Ryan Martens at the Agile Development Blog recently talked about strategies for adopting Agile in larger organizations and he referred to a 5-stage process described by Peter Senge and others in The Fifth Discipline Fieldbook (Currency Doubleday, 1994). Senge’s books are bibles for systems thinkers. In the section Martens refers to, the book outlines a strategy for building a shared vision.
A shared vision replaces command-and-control management. Leaders used to be able to get people to do things by commanding them to do it. Some still do that today. The problem with this approach is (a) the hierarchy it demands is slow and no organization can afford to be slow any more, (b) employees who only do as they are told are not as innovative, productive, or engaged as the organization needs them to be, and (c) most employees hate it.
The alternative to telling people what to do is to involve them is creating a shared vision, “a sense of purpose that binds people together and propels them to fulfill their deepest aspirations,” according to the field book.
The book identifies five stages, shown in the diagram above, to help build the listening capacity of senior leaders and the leadership capabilities of the rest of the organization. You can follow these stages to bind people together in a work unit, department, or division, or around an initiative like Agile. The key, according to Senge, is to assess which stage you are at now and then develop a plan to move to the next stage.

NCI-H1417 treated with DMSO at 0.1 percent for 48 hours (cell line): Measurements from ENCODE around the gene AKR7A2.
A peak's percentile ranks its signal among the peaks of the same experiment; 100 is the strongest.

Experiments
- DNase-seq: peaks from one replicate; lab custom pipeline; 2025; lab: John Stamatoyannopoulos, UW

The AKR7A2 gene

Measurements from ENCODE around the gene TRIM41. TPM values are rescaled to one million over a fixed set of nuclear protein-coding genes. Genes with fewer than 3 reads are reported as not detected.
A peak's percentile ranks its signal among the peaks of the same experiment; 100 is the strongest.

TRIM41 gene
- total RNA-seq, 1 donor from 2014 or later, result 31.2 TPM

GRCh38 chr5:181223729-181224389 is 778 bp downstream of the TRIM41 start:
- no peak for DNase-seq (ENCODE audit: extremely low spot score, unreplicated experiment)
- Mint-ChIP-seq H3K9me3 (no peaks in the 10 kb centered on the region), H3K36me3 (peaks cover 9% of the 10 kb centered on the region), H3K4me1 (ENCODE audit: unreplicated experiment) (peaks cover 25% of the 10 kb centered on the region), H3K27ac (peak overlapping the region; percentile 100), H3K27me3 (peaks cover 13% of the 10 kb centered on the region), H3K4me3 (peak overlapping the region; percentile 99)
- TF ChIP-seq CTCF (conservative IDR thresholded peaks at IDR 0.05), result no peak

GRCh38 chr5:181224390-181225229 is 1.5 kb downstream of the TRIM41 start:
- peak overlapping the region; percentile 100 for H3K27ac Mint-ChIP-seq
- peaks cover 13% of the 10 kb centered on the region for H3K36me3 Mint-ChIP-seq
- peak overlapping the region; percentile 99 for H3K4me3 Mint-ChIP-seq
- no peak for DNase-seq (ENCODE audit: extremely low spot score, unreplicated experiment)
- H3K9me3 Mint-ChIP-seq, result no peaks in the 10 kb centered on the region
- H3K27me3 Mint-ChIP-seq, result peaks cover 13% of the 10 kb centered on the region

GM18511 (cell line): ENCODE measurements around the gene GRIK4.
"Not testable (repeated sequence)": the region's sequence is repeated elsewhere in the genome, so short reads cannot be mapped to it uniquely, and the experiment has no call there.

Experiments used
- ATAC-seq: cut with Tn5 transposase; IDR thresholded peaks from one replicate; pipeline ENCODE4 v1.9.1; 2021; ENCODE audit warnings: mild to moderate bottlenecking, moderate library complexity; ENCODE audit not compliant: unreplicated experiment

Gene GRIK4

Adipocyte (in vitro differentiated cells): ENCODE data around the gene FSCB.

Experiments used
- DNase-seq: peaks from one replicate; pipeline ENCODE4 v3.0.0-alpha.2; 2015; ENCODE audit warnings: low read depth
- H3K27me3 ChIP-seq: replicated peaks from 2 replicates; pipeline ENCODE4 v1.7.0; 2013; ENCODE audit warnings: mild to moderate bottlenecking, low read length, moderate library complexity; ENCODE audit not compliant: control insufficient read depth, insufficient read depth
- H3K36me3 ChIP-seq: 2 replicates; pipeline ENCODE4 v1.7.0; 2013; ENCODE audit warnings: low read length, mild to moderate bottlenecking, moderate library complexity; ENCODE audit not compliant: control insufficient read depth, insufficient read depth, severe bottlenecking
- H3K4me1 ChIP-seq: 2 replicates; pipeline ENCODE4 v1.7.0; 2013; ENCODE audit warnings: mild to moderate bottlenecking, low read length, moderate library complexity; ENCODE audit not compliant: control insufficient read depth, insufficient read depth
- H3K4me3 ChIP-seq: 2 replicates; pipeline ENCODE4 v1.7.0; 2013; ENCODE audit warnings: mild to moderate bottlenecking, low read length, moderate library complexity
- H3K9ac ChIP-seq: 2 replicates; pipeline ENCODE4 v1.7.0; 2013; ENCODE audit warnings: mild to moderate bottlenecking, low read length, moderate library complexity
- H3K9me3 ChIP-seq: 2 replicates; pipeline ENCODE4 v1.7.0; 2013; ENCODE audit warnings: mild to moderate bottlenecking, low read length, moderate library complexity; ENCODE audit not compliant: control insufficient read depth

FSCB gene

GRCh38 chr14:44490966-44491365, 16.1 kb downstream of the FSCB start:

“The competitive advantage which comes from building learning organizations is not possible without members’ full participation in setting direction and priorities,” the field book concludes. “Anything less is suboptimizing. The question is no longer whether organizations will move to meet people’s deep need to feel their aspiration fit with a larger purpose. The question is only when, and how. The choice in today’s organizations is to lead in this process or fall behind.”
I’m reminded of how Wainwright Industries, which won the Baldrige Award in 1994, created its shared vision. This is how I described it in my book, Uncommon Sense:
The company decided to hold a two-day, off-site meeting of about fifty managers and associates to begin the process of creating a mission statement.
“I came into that meeting with about five pages of the most beautiful prose you’ve ever seen,” remembers co-owner Don Wainwright. “They told me that wasn’t anything like what we are, and my pages ended up in the trash.”
Don shared his vision for the company. The managers and associates shared their visions. The off-site meeting concluded with nothing decided, but with a much better understanding of how people felt about the purpose and mission of the company.
Two months of debate followed, with associates submitting their ideas for the mission of Wainwright Industries. When the final mission statement was chose, it reflected the personal visions of Wainwright’s associates: Continuous Commitment to Our Customers’ Future. It was suggested by a man who had been with the company for forty years.
That’s what it means to co-create a shared vision.
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